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The parabola, for example, has been used to approximate projectile trajectories. The hyperbola arises in biochemistry in enzyme kinetics. You must have seen numerous applications of the circle. There are many more uses for these mathematical objects.

Q: What are conic sections used for?

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Circles, parabolas, ellipses, and hyperbolas are all conic sections. Out of these conic sections, the circle and ellipse are the ones which define a closed curve.

Circles, ellipses, parabolas, and hyperbolas are called conic sections because they can be obtained as a intersection of a plane with a double- napped circular cone. If the plane passes through vertex of the double-napped cone, then the intersection is a point, a pair of straight lines or a single line. These are called degenerate conic sections. Because they are sections of a cone or a cone shaped object.

Ellipse circle

You can find them in mountains, in balls, and in tables.

They are the shapes of the slices when you slice a cone. For example, when you slice it parallel to the base and look at the shape of the slice, you see the conic section known as a "circle". The others are the "ellipse", the "parabola", and the "hyperbola". Which one you get depends only on how you tilt the knife when you slice the cone.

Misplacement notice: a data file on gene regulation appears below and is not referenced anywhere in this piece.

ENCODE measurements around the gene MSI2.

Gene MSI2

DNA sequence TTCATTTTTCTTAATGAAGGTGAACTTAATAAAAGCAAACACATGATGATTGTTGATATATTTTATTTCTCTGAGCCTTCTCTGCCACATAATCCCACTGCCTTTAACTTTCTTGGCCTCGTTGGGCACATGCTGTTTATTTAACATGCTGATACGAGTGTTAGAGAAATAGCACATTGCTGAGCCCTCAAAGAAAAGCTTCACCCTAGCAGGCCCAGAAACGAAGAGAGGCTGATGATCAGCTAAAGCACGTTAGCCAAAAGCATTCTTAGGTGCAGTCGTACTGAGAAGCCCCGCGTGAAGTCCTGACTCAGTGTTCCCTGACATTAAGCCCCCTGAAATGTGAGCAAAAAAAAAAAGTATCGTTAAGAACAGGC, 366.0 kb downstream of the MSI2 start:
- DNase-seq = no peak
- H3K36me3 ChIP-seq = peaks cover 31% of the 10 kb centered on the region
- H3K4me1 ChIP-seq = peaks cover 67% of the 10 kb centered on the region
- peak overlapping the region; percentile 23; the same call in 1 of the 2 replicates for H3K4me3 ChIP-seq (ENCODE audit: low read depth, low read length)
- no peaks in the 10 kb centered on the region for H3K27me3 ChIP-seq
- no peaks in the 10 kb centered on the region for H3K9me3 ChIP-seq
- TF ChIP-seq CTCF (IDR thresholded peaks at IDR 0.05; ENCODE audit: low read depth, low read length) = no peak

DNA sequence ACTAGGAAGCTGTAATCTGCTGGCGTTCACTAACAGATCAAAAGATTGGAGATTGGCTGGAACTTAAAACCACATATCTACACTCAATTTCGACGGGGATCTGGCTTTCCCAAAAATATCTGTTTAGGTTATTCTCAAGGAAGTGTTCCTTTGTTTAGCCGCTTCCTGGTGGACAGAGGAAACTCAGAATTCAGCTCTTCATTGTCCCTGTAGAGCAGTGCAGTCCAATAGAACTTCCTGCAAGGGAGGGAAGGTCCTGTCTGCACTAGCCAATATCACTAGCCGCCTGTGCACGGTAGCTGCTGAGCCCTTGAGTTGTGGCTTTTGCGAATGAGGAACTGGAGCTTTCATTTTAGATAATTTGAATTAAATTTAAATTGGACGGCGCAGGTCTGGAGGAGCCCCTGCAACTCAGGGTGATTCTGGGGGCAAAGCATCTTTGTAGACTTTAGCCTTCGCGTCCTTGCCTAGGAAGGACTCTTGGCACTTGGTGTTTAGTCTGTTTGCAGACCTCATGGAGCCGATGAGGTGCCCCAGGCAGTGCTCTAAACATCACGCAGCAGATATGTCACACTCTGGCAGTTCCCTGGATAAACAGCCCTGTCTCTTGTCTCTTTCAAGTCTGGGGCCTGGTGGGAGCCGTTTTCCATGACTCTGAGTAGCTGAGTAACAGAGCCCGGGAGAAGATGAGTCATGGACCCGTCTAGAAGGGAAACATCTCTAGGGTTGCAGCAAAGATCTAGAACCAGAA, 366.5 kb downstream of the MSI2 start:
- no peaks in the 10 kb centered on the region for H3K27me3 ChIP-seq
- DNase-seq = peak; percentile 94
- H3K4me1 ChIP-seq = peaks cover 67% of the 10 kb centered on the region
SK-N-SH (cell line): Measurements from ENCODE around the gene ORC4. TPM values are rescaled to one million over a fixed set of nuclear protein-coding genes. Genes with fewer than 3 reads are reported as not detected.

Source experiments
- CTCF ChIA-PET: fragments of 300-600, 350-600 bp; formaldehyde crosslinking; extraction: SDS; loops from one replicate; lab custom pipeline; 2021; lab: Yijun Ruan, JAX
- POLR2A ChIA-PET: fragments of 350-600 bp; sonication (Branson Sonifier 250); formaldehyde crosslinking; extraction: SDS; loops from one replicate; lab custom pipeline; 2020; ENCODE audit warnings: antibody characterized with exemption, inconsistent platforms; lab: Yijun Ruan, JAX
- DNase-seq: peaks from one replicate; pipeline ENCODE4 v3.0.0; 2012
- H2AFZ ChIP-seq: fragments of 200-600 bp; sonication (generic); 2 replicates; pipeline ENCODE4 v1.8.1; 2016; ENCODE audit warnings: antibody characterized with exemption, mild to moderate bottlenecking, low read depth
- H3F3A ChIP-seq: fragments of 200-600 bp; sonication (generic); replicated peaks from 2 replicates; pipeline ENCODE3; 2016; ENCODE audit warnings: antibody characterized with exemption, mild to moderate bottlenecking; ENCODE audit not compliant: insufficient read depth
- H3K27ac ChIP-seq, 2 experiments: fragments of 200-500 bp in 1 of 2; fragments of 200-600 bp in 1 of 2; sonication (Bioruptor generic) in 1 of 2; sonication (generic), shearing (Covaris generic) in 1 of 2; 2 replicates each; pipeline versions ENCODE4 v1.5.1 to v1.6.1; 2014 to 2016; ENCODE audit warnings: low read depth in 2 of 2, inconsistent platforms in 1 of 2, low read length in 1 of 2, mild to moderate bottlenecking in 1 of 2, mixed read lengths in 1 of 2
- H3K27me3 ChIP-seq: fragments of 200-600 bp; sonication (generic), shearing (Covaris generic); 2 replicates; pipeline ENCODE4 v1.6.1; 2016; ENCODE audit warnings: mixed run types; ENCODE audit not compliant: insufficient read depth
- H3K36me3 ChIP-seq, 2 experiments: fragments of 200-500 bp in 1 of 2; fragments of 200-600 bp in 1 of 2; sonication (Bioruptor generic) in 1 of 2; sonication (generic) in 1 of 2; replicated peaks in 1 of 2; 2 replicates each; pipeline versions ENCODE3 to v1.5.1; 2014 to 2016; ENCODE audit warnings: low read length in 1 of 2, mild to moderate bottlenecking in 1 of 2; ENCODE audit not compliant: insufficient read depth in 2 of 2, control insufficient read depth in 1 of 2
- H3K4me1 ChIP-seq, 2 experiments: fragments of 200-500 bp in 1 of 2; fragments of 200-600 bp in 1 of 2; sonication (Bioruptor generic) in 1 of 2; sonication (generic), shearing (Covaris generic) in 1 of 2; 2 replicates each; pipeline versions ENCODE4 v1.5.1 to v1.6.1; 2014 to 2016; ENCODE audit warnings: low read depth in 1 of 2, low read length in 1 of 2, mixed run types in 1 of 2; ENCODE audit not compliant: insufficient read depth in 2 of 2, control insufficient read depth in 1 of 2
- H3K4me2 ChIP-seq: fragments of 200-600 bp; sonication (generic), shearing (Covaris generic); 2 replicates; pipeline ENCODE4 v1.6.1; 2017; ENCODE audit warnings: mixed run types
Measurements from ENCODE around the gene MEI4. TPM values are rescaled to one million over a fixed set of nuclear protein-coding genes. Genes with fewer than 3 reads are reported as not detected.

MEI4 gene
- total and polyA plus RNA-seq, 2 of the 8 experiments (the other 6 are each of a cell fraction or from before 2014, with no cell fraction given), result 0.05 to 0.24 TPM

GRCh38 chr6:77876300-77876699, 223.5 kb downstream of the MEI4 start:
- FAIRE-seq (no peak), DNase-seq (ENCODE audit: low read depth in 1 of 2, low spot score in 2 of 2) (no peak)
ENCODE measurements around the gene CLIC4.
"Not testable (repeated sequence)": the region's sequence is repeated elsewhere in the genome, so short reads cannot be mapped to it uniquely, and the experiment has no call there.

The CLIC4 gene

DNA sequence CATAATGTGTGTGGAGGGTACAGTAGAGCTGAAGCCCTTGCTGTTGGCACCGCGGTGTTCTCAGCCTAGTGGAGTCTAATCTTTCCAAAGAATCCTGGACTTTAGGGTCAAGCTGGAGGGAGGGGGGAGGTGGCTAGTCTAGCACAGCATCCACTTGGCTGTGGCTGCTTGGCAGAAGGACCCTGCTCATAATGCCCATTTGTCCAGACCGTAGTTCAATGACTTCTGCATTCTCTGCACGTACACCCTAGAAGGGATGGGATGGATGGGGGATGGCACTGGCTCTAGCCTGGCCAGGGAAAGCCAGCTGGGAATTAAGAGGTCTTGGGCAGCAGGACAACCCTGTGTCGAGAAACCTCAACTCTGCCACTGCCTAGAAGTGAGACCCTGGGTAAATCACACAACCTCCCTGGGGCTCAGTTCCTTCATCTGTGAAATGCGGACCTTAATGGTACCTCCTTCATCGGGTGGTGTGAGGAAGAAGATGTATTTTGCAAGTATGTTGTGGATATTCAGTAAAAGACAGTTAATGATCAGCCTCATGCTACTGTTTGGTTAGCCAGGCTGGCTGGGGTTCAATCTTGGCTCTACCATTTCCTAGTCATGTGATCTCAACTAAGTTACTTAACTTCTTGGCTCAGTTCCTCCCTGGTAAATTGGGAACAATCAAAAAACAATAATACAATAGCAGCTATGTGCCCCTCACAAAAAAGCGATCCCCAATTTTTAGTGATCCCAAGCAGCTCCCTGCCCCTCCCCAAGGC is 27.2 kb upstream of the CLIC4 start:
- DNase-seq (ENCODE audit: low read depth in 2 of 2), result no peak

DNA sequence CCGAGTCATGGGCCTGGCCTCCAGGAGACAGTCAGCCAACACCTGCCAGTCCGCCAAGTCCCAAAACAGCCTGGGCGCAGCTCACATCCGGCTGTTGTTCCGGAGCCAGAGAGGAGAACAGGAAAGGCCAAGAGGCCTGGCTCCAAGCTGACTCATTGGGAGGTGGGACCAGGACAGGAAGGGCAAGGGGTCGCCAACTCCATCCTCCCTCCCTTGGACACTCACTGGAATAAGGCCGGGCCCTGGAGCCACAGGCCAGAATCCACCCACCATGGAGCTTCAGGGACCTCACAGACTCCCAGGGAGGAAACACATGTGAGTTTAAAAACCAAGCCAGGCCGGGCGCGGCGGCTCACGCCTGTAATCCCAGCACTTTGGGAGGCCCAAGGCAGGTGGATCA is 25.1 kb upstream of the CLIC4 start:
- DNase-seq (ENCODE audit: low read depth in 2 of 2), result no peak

Related questions

The types of conic sections are circles, parabolas, hyperbolas, and ellipses.

Circles, parabolas, ellipses, and hyperbolas are all conic sections. Out of these conic sections, the circle and ellipse are the ones which define a closed curve.

The conic sections of a building are the parts that take a conic shaped design some examples would be the Berlin Reichstag Dome and the Sony Center in Berlin.

The only thing I can think of is a lobbed shot at the basket will approximately follow the path of a parabola, which is one of the conic sections.

Aerospace engineer\

cause they are awsome

math and conic sections

Circles, ellipses, parabolas, and hyperbolas are called conic sections because they can be obtained as a intersection of a plane with a double- napped circular cone. If the plane passes through vertex of the double-napped cone, then the intersection is a point, a pair of straight lines or a single line. These are called degenerate conic sections. Because they are sections of a cone or a cone shaped object.

William Henry Drew has written: 'Solutions to problems contained in A geometrical treatise on conic sections' -- subject(s): Conic sections

a wheel

Ellipse circle

Conic Sections in Math - 1995 Mathletics 1-1 was released on: USA: 7 January 1995